first i have two problems with this idea: what is meant by authentic? Is the recipe and prep exactly like it would be any place in Italy? I doubt that even any Italian restaurant in Italy would meet that standard. And in Italy, there are regional differences. So the best one can say is that preparation is within the normans of Italian preparation. And so what? How about delicious and inventive rather than exactly like one would eat in Italy.
that said, I like Trattoria Tuscana, Rialto, Coppa.
To me, authentic means the recipe and prep are consistent with what you'd find in Italy. That's why I asked for specifics. For example, I think the sea urchin panino at Coppa is delicious but I have no idea if this is something you'd find in Italy or if it's an invention. So I guess I'm also interested in hearing what makes people judge something to be "authentic". Please, share your opinion- I wanted this to be a discussion to provide some information for those of us who haven't lived overseas.
To your second point, there's nothing wrong with delicious and inventive but in that same breadth there's nothing wrong with doing classical preparations. I can look at any menu online and decide if the food is appealing, but the draw of an Italian (or French, Indian, Mexican, Chinese, etc) restaurant is, IMO, that you're getting to experience the food commonly eaten in another part of the world without having to travel there, it's a long swim.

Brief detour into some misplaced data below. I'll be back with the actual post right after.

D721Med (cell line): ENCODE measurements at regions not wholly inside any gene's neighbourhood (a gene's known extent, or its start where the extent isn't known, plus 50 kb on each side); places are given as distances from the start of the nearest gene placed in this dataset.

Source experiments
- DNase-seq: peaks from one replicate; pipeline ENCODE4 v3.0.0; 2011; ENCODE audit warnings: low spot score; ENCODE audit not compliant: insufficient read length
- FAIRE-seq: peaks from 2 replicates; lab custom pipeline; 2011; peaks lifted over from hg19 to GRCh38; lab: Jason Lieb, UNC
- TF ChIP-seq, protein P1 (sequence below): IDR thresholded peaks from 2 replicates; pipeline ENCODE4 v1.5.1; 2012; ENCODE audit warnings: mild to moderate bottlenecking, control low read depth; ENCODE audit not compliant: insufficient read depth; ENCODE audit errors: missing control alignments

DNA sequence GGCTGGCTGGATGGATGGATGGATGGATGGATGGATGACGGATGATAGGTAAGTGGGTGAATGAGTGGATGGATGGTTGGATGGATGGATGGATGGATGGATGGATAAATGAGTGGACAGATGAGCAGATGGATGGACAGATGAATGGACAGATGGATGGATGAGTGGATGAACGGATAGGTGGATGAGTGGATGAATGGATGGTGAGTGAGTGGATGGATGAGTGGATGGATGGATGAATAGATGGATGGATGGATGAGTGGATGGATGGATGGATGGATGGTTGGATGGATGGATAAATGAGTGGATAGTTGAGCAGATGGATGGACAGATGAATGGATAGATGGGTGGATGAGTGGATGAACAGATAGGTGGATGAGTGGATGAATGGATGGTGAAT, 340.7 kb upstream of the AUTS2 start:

I'm married to an Italian expat (he's been living here for one year) and I lived in Italy for four years. We feel most like we're in Italy at Gran Gusto in Cambridge. The food is very close to authentic - meaning the dishes are exactly what you'd get in a trattoria in Italy. Pizza is close to authentic as well. The service is very Italian, it's owned by two Neapolitan brothers, there's a waiter from Calabria, etc.
Other hits with Italian expats - Pasta Beach (near the Italian consulate, their staff eats there often), Il Posto for pizza (they are certified by the Associazione Verace Pizza Napoletana and the dough is very much like pizza in Naples, though the toppings on the menu isn't really authentic. You can order toppings a la carte rather than by the menu and do something more Italian).
We haven't been to Coppa yet but the fact that they have Aperol Spritz by the pitcher is a well known fact by all the Italian expats. It sounds like their salumi are also interesting as well.
Maybe some other Italian expat Chowhounds like buonapappa will respond as well?
There are a lot of places that have good food in Boston that have some authentic dishes on their menu but not everything is stuff you would find in Italy. That doesn't mean it's not good but you said you were looking for authentic... I'm thinking of Erbaluce, Il Casale, Il Pescatore, etc.
Another random place is Bottega Fiorentina on Harvard St. in Coolidge Corner - it's owned by a Florentine and some Italian expats hang out there. He has a few already prepared dishes and a good prosciutto sandwich and caffe.
I just meant the things you can add to a margherita pizza yourself, such as: Prosciutto di Parma and Roasted Mushrooms (classic Italian pairing you see in many pizzerias in Italy as prosciutto e funghi) or Fennel Sausage. The sausage got a major thumbs up from my husband. An Italian would have at most two toppings on a pizza at any given time, to let those ingredients shine.
The pizzas on Posto's menu like "Gorgonzola crema, Applewood bacon, carmelized onions, arugula and vincotto" are freaking DELICIOUS. (I ordered it, I should know.) They just aren't anything you'd see in Italy :).